Iran Is Secretly Moving Missiles Into Iraq, U.S. Officials Say
WASHINGTON — Iran has used the continuing chaos in Iraq to build up a hidden arsenal of short-range ballistic missiles in Iraq, part of a widening effort to try to intimidate the Middle East and assert its power, according to American intelligence and military officials.
The buildup comes as the United States has rebuilt its military presence in the Middle East to counter emerging threats to American interests, including attacks on oil tankers and facilities that intelligence officials have blamed on Iran. Since May, the Trump administration has sent roughly 14,000 additional troops to the region, primarily to staff Navy ships and missile defense systems.
But new intelligence about Iran’s stockpiling of missiles in Iraq is the latest sign that the Trump administration’s efforts to deter Tehran by increasing the American military presence in the Middle East has largely failed.
The missiles pose a threat to American allies and partners in the region, including Israel and Saudi Arabia, and could endanger American troops, the intelligence officials said.
Both Iran and Iraq have been gripped in recent weeks by sometimes violent public protests. In Iraq, some are protesting against Iranian influence.
Iraqis “do not want to be led around on a leash by the Iranians,” Representative Elissa Slotkin, Democrat of Michigan and a member of the House Armed Services Committee, said in an interview. “But, unfortunately, due to the chaos and confusion in the Iraqi central government, Iran is paradoxically the best poised to take advantage of the grass-roots unrest.”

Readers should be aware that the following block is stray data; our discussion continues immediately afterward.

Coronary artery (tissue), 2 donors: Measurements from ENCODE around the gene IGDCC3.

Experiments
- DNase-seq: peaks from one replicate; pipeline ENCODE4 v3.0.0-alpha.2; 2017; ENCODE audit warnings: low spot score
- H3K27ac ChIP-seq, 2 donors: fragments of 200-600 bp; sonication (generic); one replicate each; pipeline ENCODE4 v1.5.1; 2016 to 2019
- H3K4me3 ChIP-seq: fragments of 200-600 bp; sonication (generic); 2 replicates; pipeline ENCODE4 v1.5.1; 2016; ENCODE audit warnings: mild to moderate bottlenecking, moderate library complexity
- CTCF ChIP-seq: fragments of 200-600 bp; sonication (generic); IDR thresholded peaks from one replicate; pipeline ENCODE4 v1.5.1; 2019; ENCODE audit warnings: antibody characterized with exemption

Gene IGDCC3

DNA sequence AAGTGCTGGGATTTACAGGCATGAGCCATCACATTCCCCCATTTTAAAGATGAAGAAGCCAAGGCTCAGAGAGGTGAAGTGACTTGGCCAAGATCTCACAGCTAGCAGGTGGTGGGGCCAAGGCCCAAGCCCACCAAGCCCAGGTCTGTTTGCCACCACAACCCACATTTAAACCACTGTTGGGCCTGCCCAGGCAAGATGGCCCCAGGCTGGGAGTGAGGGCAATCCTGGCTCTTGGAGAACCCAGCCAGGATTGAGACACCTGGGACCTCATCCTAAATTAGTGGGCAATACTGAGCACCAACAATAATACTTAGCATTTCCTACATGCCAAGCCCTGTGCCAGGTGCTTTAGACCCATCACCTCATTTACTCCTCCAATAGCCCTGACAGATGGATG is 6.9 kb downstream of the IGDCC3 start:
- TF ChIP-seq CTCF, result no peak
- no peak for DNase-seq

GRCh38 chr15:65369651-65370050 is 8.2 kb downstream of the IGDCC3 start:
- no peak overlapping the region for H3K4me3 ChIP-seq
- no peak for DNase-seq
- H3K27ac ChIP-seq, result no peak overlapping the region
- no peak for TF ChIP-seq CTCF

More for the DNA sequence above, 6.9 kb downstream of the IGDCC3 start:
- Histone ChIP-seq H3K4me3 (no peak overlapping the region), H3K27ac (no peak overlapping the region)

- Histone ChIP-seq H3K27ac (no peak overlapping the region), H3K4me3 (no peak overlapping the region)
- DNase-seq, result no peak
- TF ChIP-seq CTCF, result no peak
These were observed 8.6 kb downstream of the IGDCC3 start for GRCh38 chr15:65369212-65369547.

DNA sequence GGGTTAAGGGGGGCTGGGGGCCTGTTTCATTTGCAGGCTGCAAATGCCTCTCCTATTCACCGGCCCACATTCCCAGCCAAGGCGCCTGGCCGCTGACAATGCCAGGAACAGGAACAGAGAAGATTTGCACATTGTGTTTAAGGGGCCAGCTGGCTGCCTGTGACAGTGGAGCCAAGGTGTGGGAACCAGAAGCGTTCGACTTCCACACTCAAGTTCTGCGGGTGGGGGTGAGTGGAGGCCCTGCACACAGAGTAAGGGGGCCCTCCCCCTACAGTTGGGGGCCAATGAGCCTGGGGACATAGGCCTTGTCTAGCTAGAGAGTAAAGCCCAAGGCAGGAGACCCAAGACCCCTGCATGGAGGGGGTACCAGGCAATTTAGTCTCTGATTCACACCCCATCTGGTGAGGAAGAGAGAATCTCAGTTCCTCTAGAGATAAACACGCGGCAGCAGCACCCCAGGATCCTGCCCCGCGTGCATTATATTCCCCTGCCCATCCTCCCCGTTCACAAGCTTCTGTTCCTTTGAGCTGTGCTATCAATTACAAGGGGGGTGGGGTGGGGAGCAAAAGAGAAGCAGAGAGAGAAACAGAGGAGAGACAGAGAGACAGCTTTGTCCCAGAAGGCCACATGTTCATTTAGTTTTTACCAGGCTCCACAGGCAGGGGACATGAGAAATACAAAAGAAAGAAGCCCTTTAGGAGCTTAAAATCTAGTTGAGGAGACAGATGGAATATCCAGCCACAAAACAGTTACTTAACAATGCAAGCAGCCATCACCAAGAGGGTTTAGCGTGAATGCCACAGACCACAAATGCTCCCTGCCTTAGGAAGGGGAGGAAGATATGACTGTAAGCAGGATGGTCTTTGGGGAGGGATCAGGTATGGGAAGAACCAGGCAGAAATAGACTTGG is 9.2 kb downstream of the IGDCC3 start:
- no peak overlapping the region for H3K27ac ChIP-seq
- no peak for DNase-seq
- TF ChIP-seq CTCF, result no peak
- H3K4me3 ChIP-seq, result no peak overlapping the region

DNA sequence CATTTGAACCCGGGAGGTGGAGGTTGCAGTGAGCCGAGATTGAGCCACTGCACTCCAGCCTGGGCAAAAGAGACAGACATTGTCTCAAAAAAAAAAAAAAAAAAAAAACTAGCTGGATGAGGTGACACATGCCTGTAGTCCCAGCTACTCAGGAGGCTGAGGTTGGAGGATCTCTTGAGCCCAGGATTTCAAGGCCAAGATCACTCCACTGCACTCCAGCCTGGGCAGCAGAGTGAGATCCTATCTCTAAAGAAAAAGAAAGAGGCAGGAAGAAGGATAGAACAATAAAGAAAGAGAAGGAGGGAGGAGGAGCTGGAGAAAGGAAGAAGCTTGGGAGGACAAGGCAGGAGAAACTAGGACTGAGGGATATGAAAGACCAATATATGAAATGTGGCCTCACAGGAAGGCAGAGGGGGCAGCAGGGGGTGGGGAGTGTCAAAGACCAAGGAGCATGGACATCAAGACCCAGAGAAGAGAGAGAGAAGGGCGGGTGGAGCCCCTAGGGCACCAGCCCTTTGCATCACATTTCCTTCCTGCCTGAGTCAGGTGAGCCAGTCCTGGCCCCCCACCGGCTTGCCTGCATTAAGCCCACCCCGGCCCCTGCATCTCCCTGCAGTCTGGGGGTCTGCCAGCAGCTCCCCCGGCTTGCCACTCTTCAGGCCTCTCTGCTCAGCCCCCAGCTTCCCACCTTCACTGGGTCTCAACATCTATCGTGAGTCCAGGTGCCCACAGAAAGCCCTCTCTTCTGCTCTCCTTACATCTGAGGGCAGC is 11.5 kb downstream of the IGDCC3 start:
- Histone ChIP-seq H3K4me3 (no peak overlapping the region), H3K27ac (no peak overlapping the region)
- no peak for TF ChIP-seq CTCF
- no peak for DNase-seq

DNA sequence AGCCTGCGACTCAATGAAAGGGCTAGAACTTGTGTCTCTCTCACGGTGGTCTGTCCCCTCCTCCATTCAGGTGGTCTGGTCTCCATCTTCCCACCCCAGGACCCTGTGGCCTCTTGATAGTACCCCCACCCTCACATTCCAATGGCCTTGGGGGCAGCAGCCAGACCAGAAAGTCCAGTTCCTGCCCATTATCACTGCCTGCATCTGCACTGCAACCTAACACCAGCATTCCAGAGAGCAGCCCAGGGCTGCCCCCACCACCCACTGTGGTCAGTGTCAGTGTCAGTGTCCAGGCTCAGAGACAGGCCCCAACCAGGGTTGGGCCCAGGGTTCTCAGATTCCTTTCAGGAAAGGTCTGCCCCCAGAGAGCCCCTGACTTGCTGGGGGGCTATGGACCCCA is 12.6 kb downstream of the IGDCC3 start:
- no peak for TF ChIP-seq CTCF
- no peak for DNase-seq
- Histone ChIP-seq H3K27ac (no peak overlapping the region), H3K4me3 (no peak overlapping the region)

Iranian officials did not return a request for comment.
Tehran is engaged in a shadow war, striking at countries in the Middle East but thinly disguising the origin of those attacks to reduce the chance of provoking a response or escalating the fight, military and intelligence officials said.
An arsenal of missiles outside its borders gives advantages to the Iranian government, military and paramilitary in any standoff with the United States and its regional allies. If the United States or Israel were to bomb Iran, its military could use missiles hidden in Iraq to strike back against Israel or a gulf country. The mere existence of those weapons could also help deter attacks.
Intelligence officials would not discuss the precise model of ballistic missile Iran has sneaked into Iraq. But short-range missiles have a range of just over 600 miles, meaning that one fired from the outskirts of Baghdad could strike Jerusalem.
American intelligence officials first warned about new Iranian missiles in Iraq last year, and Israel launched an airstrike aimed at destroying the hidden Iranian weaponry. But since then, American officials have said the threat is growing, with new ballistic missiles being secretly moved in.
Officials said Iran was using Iraqi Shiite militias, many of which it has long supplied and controlled, to move and hide the missiles. The Iranian-backed militias have effectively taken control of a number roads, bridges and transportation infrastructure in Iraq, easing Tehran’s ability to sneak the missiles into the country, officials said.